Does The Testament of Mary concern the religious, historical, or literary figure of Mary?
The problem is that Mary is all of those ‘figures', but what she is not and has not been allowed to be is a flesh-and-blood woman – someone who ages, dies, experiences pain, has sex, feels desire, cowardice, regret, rage. Her story has been packaged with a particular agenda from the beginning and over the millennia, its edges have been smoothed over and elevated to mythological proportions. She has become a muse for painting, music, the male gaze and notions of motherhood and womanhood. In doing that, we reduce her to an abstraction and confine her forever to a pedestal from which she can't step down.
A lot of your work for STC has involved directing ensemble productions – Hay Fever, After Dinner, Machinal – but here you’ll be working with just one actor, Alison Whyte. What are you looking forward to about that and does it make a difference?
The obvious difference is the need to find a very strong conviction or purpose for speaking. What's the need to speak? Who are we speaking to and why? The relationship between the performer and the audience becomes paramount in a one woman show. The audience are, in essence, the other character.
The other difference is that there is nowhere to hide. As an actor or as a director that can be terrifying, but also liberating. The actor is carrying the weight of the whole show and that's a work of physical and emotional and mental endurance. There is something powerful about witnessing an actor hold the stage alone for the duration of a work. They need to take the audience on a journey through time and space. They need to people the stage with other characters. And it's the actor's vocal, physical and emotional dexterity that will transport us – it can be totally mesmerising. I love the technical challenge of that.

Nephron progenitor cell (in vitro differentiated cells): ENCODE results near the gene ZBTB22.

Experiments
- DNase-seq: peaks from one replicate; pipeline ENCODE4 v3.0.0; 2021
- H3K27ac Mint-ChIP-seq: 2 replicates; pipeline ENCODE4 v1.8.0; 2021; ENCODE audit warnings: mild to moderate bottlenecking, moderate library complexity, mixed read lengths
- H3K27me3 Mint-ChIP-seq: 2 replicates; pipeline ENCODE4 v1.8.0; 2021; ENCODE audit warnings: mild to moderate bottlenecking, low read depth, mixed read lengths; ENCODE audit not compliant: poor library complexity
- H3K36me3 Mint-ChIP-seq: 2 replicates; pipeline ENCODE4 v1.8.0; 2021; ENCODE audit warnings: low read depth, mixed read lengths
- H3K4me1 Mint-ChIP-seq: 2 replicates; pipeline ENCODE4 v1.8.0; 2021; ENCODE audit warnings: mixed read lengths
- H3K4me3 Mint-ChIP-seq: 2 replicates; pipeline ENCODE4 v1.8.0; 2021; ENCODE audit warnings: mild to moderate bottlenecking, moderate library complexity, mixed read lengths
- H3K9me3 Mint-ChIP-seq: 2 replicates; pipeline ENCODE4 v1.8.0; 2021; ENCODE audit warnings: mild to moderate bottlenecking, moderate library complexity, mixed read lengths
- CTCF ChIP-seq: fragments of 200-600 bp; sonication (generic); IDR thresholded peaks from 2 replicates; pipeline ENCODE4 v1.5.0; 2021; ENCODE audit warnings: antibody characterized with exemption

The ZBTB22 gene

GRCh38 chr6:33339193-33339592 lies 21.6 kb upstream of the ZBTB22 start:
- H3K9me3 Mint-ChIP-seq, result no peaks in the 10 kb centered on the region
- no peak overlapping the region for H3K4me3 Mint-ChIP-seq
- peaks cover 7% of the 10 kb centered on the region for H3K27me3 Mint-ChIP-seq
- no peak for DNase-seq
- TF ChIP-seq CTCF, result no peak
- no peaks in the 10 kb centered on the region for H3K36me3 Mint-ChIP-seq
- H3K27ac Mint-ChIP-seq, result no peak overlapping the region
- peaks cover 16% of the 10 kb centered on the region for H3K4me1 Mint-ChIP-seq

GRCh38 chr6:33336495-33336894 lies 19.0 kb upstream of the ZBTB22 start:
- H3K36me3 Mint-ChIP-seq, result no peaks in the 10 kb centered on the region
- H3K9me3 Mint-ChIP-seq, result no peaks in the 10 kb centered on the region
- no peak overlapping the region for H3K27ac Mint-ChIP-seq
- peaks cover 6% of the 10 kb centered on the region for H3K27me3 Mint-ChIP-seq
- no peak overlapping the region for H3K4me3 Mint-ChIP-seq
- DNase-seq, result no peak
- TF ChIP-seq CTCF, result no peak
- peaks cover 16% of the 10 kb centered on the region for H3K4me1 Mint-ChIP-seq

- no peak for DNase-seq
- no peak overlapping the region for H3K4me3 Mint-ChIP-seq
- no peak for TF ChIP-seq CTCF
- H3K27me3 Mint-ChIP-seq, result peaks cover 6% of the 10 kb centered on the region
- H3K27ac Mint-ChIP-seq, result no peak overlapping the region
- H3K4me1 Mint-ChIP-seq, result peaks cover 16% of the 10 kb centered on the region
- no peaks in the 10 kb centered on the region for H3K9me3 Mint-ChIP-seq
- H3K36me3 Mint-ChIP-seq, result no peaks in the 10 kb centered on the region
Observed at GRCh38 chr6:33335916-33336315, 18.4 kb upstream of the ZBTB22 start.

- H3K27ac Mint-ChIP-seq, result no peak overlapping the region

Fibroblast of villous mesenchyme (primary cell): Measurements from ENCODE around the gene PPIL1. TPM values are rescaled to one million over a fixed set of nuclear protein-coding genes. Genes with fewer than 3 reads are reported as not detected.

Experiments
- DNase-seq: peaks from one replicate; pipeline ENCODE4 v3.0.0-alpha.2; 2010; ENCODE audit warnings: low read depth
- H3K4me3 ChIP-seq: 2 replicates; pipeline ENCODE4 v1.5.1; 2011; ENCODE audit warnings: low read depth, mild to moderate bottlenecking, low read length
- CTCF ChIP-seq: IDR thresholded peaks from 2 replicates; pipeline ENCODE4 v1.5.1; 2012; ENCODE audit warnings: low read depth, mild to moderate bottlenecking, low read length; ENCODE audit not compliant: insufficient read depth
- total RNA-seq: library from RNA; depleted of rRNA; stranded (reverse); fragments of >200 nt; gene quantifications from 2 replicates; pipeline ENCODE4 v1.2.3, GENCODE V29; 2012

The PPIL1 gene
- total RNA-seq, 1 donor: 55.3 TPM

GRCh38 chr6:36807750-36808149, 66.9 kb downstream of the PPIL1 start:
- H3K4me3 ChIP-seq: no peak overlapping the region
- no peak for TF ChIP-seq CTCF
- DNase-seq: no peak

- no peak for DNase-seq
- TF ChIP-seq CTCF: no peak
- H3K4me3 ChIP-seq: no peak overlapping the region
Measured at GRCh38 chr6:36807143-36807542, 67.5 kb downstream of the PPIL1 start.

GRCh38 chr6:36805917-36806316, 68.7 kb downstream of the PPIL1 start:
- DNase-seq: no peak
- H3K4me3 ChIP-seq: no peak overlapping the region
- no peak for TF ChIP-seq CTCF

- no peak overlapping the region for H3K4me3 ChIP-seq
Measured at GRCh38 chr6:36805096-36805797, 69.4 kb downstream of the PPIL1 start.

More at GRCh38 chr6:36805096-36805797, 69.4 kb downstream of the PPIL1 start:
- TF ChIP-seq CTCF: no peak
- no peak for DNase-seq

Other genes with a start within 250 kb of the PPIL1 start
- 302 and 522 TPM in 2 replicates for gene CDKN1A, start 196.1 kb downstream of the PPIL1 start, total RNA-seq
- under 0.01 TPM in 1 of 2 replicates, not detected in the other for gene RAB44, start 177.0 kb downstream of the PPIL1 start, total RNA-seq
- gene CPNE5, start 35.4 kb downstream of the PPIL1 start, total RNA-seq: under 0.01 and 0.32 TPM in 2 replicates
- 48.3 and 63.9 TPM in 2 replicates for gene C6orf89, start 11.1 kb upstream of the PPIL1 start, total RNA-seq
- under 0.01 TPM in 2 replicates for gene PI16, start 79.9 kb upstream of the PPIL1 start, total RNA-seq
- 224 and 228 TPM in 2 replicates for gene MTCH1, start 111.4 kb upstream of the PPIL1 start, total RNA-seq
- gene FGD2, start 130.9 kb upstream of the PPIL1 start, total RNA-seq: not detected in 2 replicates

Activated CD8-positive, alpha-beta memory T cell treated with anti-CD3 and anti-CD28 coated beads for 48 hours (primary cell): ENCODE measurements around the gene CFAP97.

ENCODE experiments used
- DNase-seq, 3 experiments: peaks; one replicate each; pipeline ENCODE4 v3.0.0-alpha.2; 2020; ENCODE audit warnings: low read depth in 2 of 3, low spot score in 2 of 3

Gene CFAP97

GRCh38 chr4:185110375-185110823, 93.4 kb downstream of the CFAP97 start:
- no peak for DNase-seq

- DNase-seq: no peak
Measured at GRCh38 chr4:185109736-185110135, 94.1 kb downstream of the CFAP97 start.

I’m also a great lover of 'character' so it will be wonderful to spend all that time during rehearsal with just one ‘character' – trying to unlock the woman behind the myth.
Colm Tóibín has spoken of how important Mary was to him, growing up Catholic. Is this a play with a particular resonance for Christians? Or is its reach and impact bigger?
The whole framework for Western liberal democracy has been built around a Christian faith, so whether you are a believer or a non-believer, you can't escape the fact that those stories and that construction of narrative has shaped our psyche as a culture and community.
Mary has been made to represent all that is 'good' about womanhood and motherhood: a symbol of acceptance and submission, of acquiescence, humility and purity. As a woman and as a mother, I rail against that.
But, on a very simple level, it's about the human heart and how it deals with grief and loss. And that is a story for everyone.
The Testament of Mary, 13 Jan – 25 Feb 2017, Wharf 1 Theatre
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